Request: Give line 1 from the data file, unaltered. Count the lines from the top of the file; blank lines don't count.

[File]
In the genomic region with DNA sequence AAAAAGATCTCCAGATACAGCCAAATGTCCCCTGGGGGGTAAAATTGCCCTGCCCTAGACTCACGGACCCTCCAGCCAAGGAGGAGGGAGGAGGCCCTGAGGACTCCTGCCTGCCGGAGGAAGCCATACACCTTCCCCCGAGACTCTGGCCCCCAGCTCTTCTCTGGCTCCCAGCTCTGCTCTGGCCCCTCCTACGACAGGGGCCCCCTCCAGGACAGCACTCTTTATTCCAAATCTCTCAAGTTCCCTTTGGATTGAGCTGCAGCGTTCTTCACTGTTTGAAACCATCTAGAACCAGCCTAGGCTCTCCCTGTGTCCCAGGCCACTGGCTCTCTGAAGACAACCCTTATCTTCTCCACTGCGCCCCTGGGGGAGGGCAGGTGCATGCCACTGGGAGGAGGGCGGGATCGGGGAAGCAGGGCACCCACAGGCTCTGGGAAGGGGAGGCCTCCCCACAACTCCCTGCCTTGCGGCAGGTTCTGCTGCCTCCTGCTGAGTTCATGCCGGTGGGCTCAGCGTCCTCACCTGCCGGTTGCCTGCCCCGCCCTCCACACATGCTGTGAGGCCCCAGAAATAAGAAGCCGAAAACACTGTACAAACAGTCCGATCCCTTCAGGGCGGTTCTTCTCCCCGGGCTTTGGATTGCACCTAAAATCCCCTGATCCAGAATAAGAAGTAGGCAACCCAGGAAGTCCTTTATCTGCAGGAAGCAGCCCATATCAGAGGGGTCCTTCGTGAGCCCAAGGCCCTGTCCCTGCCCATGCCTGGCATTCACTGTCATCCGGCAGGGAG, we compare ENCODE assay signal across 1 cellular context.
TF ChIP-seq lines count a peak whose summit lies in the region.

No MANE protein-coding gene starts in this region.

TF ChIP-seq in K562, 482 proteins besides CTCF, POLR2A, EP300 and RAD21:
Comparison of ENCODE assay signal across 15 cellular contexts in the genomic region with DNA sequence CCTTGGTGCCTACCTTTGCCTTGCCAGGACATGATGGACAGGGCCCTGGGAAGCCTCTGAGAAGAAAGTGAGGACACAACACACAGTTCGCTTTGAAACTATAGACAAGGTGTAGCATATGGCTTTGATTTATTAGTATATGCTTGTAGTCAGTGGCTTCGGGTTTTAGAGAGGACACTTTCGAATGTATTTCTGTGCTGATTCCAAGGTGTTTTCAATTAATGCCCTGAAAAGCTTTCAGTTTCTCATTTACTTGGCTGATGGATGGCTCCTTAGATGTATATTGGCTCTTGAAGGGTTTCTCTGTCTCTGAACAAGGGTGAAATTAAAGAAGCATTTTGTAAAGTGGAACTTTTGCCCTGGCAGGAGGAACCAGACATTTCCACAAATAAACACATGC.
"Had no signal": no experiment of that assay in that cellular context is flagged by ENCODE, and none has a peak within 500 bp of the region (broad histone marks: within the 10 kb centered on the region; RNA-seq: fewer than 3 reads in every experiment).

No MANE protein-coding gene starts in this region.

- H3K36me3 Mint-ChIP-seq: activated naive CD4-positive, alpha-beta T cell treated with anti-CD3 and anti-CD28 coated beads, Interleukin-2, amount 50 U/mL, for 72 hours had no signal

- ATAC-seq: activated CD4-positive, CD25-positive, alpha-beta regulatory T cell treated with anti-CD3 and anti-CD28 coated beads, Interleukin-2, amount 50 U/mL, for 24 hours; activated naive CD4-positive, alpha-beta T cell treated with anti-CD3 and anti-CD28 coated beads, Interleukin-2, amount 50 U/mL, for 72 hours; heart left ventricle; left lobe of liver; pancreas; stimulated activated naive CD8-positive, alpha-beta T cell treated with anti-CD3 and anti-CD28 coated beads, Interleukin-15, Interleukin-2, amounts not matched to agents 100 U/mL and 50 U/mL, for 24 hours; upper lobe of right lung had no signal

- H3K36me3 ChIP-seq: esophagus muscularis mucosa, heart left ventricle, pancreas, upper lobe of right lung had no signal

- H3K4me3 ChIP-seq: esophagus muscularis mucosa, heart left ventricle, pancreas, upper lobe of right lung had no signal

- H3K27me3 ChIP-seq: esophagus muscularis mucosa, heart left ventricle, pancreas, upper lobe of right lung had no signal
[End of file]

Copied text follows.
In the genomic region with DNA sequence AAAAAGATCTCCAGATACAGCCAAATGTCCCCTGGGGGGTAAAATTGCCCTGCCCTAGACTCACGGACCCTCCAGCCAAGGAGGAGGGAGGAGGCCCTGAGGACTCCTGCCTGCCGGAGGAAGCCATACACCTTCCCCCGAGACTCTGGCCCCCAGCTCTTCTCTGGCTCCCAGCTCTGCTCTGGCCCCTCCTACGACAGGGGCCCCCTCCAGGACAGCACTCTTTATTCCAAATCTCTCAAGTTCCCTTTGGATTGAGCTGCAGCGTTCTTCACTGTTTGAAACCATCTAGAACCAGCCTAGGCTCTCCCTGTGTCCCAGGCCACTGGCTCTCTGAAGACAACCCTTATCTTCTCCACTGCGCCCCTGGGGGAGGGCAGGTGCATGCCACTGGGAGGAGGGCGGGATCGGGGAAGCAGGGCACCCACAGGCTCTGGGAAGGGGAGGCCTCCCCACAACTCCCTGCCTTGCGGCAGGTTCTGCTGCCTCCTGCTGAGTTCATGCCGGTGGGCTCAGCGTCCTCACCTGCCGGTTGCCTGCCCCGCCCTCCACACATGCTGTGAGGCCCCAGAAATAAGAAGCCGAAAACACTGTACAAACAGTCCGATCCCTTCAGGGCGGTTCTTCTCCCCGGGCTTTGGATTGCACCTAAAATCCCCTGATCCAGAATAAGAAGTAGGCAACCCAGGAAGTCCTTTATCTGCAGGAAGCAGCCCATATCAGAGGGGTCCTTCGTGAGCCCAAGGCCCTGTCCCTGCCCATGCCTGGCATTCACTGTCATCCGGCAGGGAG, we compare ENCODE assay signal across 1 cellular context.